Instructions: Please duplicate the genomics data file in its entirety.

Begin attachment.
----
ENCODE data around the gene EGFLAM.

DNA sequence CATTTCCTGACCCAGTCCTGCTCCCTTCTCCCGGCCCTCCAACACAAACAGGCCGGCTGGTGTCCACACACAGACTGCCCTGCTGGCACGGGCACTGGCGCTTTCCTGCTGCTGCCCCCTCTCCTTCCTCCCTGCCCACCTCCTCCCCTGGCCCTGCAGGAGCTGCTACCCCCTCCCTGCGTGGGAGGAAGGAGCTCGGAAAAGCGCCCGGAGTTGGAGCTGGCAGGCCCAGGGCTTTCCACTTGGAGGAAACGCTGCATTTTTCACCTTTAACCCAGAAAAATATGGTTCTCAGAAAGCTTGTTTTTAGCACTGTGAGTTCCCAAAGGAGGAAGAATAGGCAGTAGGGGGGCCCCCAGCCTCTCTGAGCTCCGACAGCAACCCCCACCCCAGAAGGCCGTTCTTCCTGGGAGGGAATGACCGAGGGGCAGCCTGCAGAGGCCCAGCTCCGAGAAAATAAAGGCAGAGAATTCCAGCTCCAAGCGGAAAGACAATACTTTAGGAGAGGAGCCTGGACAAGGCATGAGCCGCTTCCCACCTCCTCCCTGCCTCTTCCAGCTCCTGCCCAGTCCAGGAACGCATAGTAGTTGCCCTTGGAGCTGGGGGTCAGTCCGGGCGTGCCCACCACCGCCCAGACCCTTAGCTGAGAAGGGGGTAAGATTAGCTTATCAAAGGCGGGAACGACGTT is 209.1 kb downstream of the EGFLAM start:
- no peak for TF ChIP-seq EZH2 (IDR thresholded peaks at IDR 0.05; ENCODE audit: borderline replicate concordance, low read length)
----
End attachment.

ENCODE data around the gene EGFLAM.

DNA sequence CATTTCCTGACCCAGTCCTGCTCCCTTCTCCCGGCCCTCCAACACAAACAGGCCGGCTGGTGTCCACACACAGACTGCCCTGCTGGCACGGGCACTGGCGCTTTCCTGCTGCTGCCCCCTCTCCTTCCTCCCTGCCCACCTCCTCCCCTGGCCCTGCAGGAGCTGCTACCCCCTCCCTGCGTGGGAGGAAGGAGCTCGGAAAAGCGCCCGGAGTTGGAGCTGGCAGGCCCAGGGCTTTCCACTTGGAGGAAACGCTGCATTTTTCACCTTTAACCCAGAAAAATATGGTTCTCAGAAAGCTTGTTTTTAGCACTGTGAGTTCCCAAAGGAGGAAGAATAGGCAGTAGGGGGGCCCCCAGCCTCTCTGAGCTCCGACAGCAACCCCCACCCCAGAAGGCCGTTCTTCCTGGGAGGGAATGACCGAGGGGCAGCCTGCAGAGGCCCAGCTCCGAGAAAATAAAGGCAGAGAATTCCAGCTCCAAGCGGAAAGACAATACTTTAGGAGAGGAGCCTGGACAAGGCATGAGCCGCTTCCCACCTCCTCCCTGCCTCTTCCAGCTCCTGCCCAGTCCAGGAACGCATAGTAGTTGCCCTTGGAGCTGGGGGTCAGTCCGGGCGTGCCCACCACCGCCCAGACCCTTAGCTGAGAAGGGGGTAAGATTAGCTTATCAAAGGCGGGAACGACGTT is 209.1 kb downstream of the EGFLAM start:
- no peak for TF ChIP-seq EZH2 (IDR thresholded peaks at IDR 0.05; ENCODE audit: borderline replicate concordance, low read length)